In Fig. 3, the average Eady growth rate at p = 525 hPa is given in the Southern Hemisphere in austral winter (June–September). The growth rate is computed at each synoptic time (i.e., 0000, 0600, 1200, and 1800 UTC) for the years 1999–2009 and then averaged over the entire time period. High σE values typically correspond to regions favorable to baroclinic wave activity (i.e., cyclones, jets, and frontal systems). There are two zonally elongated strips of σE. One is centered at approximately 30°S and extends from southern Africa through the southern Pacific Ocean, with a maximum in Australia; it is strongly correlated with the peak winds and shear of the subtropical winter jet. The next branch is centered at 50°S, extends from the southern Andes to south of Australia, and spirals slightly poleward toward Antarctica; it correlates with the peak winds and shear of the midlatitude spiral jet (Williams et al. 2007; Barnes and Hartmann 2010). These two branches correspond well with previous studies of winter cyclonic track density in the Southern Hemisphere (Trenberth 1991; Hoskins and Hodges 2005). There is no significant interannual or intraseasonal variability in these peak climatological σE features of Fig. 3. However, the maximum in the midlatitude branch is slightly higher in September than in the other months, while the maximum in the subtropical branch is highest in midwinter (July and August). There also exist peaks of σE over the Southern Andes and the mountainous regions of Antarctica, which may be indicative of terrain-induced baroclinic wave development (Hoskins and Hodges 2005).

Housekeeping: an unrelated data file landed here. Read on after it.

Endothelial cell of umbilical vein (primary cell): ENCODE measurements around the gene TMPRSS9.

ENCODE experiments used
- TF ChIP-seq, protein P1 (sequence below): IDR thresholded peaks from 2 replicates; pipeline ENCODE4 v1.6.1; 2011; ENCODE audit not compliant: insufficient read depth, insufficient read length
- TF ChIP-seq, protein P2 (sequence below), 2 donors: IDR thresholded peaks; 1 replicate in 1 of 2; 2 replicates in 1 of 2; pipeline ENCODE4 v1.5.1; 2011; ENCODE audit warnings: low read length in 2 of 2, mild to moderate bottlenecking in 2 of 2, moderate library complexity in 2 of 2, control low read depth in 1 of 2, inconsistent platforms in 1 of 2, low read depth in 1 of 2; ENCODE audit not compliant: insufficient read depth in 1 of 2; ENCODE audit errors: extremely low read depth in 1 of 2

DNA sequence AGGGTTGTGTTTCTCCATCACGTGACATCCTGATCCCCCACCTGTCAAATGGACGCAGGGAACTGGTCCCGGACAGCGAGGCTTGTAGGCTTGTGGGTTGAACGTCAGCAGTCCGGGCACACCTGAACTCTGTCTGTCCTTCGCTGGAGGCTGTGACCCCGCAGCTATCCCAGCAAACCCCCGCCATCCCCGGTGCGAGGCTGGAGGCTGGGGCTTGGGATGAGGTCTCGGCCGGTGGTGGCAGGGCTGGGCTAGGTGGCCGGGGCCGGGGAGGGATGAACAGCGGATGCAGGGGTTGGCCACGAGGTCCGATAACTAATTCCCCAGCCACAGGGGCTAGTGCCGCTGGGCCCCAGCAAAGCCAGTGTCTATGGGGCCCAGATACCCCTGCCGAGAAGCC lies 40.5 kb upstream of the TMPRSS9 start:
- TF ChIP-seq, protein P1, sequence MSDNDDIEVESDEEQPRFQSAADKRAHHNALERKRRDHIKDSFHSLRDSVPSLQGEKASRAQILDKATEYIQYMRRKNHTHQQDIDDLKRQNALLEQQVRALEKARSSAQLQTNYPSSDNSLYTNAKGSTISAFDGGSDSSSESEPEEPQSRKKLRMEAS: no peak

Fig. 3.
Fig. 3.

1999–2009 average maximum Eady growth rate (day−1) at p = 525 hPa using the ERA-Interim data for (a) June, (b) July, (c) August, and (d) September. Latitudinal and longitudinal grid increments are 15°.

Citation: Journal of the Atmospheric Sciences 71, 5; 10.1175/JAS-D-13-0332.1

In Fig. 4, the average absolute value of divergence at p = 5 hPa due to resolved gravity waves in the analysis is shown for the same period and using the same averaging. Under each plot, the latitude of the peak value is also plotted versus longitude. The most striking feature in these plots is the maximum over the southern Andes due to deeply propagating orographic waves. The area of large divergence extends eastward from the southern tip of South America to the south of Australia, and spirals slightly toward the South Pole. This spiral is clearly evident in latitude plots, as the peak value moves from approximately 55° to 62°S and from 60°W to 180°, broadly consistent with Fig. 1f (AIRS). Some intraseasonal variability of the spiral exists.

Fig. 4.
Fig. 4.

As in Fig. 3, but for the average absolute value of the divergence (×10−5 s−1) at p = 5 hPa. Under each contour plot, the latitude of the peak value is shown vs longitude.

Citation: Journal of the Atmospheric Sciences 71, 5; 10.1175/JAS-D-13-0332.1